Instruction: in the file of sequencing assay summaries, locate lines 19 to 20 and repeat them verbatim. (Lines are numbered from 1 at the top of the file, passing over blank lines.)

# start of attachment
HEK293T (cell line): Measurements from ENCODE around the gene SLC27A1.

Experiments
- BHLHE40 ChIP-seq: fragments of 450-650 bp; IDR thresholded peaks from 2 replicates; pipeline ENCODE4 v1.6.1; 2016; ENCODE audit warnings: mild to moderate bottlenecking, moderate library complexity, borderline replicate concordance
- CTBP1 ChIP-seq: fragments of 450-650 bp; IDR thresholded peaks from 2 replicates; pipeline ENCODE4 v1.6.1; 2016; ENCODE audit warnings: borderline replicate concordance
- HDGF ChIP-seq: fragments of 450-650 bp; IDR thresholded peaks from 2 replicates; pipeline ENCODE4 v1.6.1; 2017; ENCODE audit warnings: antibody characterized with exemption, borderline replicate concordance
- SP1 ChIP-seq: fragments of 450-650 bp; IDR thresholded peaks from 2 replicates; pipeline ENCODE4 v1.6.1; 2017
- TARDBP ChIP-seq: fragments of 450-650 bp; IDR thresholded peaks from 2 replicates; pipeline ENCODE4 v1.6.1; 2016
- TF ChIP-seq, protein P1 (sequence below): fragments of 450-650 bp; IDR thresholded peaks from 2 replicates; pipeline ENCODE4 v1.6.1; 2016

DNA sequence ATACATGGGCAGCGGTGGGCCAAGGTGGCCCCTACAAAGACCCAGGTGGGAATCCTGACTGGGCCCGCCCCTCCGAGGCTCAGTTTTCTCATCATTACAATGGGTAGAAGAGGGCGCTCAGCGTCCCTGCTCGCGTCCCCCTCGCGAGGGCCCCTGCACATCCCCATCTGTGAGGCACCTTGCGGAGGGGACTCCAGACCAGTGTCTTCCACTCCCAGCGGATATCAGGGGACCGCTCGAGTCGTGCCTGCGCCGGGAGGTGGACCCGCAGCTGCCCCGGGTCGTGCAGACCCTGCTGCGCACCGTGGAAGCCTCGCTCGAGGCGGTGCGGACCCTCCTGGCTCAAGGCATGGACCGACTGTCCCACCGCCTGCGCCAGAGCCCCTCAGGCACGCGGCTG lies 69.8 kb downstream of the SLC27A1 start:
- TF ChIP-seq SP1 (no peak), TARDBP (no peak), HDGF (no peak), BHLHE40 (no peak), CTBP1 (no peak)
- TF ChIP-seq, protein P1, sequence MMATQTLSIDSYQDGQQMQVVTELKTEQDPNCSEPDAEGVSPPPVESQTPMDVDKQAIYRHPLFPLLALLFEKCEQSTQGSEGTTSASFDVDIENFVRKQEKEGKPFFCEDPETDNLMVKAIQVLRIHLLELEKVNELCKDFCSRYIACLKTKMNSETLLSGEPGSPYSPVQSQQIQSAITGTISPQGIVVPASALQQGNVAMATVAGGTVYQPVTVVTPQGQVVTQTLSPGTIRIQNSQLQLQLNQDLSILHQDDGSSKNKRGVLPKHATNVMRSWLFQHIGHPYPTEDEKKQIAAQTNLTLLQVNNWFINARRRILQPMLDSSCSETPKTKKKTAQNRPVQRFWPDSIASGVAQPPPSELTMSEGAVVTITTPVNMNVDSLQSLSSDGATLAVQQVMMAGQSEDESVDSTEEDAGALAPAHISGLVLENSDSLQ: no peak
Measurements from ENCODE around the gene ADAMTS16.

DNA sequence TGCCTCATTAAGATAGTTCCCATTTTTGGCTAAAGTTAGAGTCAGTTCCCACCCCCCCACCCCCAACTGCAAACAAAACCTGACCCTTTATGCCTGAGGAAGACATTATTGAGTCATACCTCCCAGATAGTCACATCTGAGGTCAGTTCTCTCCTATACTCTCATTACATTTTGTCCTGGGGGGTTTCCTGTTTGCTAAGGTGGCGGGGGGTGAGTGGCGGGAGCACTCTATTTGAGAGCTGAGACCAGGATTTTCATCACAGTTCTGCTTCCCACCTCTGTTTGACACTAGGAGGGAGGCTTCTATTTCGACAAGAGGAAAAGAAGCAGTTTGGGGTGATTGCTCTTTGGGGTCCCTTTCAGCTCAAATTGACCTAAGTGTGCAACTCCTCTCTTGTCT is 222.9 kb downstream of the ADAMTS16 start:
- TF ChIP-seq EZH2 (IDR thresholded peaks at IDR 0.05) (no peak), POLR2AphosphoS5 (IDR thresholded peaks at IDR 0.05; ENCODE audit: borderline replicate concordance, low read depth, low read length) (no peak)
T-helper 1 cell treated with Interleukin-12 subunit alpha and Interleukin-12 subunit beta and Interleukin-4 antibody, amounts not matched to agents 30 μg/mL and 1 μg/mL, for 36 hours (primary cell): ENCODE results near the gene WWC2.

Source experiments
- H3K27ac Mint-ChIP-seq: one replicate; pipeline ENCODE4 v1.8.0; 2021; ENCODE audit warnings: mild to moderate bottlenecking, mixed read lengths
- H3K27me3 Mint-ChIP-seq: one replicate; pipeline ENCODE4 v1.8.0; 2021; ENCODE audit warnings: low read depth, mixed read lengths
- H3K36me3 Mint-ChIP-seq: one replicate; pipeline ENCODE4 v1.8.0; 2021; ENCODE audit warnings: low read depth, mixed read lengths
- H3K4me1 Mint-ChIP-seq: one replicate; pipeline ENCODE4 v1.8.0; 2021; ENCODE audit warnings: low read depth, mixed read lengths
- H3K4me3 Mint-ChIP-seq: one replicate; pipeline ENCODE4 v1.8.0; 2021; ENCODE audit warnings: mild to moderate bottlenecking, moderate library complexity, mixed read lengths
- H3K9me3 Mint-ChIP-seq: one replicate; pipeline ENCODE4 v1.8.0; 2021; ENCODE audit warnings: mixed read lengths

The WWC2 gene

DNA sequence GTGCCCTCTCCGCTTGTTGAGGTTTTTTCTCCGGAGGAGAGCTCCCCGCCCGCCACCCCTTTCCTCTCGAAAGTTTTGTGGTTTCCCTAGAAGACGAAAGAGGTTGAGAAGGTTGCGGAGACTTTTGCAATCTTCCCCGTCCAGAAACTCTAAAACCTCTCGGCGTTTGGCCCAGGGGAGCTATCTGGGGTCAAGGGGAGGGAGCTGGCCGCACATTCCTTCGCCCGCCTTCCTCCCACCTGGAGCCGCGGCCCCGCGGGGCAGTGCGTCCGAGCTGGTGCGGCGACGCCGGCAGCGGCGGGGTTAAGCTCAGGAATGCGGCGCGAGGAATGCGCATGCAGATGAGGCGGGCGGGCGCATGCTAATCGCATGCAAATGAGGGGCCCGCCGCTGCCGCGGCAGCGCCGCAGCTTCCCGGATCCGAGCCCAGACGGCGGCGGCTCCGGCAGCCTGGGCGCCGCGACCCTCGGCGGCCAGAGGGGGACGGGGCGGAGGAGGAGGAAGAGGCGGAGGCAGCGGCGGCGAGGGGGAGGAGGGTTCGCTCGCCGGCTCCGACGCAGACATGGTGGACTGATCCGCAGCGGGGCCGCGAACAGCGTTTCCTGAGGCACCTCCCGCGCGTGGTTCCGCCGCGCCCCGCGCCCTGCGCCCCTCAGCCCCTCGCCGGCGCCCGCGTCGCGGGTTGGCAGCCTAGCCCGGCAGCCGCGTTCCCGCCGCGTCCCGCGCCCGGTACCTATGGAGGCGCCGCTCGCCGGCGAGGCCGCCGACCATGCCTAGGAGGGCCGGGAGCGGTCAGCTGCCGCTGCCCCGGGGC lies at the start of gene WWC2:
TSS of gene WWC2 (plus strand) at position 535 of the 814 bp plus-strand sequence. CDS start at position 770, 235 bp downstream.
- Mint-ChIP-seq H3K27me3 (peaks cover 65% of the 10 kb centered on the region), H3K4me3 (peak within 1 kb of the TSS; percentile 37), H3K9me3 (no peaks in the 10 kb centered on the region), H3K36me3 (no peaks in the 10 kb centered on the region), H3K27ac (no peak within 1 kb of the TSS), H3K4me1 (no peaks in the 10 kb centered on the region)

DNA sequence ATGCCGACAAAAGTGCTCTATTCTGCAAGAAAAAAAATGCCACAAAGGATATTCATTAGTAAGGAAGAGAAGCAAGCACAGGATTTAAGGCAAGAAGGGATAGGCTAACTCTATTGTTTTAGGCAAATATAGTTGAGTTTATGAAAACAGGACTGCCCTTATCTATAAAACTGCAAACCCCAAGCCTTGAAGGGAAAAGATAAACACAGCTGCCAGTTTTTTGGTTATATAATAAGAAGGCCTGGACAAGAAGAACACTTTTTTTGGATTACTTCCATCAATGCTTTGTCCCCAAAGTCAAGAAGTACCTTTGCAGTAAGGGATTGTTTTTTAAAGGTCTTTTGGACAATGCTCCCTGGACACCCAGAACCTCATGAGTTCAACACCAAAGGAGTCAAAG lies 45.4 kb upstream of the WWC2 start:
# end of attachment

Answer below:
- H3K36me3 Mint-ChIP-seq: one replicate; pipeline ENCODE4 v1.8.0; 2021; ENCODE audit warnings: low read depth, mixed read lengths
- H3K4me1 Mint-ChIP-seq: one replicate; pipeline ENCODE4 v1.8.0; 2021; ENCODE audit warnings: low read depth, mixed read lengths